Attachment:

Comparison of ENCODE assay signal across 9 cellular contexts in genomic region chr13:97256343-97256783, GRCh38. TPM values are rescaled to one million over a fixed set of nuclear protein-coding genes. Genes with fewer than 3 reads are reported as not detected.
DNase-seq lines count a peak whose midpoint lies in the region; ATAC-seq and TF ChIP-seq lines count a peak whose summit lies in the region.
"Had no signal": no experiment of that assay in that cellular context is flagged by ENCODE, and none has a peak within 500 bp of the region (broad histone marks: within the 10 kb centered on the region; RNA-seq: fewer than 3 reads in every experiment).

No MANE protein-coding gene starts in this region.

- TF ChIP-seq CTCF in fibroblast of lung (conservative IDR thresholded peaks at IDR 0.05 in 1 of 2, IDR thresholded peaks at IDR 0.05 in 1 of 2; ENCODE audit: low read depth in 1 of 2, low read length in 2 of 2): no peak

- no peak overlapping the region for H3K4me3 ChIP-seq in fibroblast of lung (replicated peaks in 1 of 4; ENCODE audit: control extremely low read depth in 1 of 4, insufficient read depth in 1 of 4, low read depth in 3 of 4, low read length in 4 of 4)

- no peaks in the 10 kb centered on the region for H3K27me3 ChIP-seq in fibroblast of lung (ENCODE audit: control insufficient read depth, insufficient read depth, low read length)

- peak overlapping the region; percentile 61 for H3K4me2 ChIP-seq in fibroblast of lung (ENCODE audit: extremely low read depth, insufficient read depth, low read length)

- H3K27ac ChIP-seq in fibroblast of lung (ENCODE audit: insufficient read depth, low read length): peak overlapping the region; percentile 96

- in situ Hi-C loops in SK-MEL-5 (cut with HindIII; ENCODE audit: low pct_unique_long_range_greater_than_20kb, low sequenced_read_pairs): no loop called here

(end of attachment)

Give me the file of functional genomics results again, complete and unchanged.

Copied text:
Comparison of ENCODE assay signal across 9 cellular contexts in genomic region chr13:97256343-97256783, GRCh38. TPM values are rescaled to one million over a fixed set of nuclear protein-coding genes. Genes with fewer than 3 reads are reported as not detected.
DNase-seq lines count a peak whose midpoint lies in the region; ATAC-seq and TF ChIP-seq lines count a peak whose summit lies in the region.
"Had no signal": no experiment of that assay in that cellular context is flagged by ENCODE, and none has a peak within 500 bp of the region (broad histone marks: within the 10 kb centered on the region; RNA-seq: fewer than 3 reads in every experiment).

No MANE protein-coding gene starts in this region.

- TF ChIP-seq CTCF in fibroblast of lung (conservative IDR thresholded peaks at IDR 0.05 in 1 of 2, IDR thresholded peaks at IDR 0.05 in 1 of 2; ENCODE audit: low read depth in 1 of 2, low read length in 2 of 2): no peak

- no peak overlapping the region for H3K4me3 ChIP-seq in fibroblast of lung (replicated peaks in 1 of 4; ENCODE audit: control extremely low read depth in 1 of 4, insufficient read depth in 1 of 4, low read depth in 3 of 4, low read length in 4 of 4)

- no peaks in the 10 kb centered on the region for H3K27me3 ChIP-seq in fibroblast of lung (ENCODE audit: control insufficient read depth, insufficient read depth, low read length)

- peak overlapping the region; percentile 61 for H3K4me2 ChIP-seq in fibroblast of lung (ENCODE audit: extremely low read depth, insufficient read depth, low read length)

- H3K27ac ChIP-seq in fibroblast of lung (ENCODE audit: insufficient read depth, low read length): peak overlapping the region; percentile 96

- in situ Hi-C loops in SK-MEL-5 (cut with HindIII; ENCODE audit: low pct_unique_long_range_greater_than_20kb, low sequenced_read_pairs): no loop called here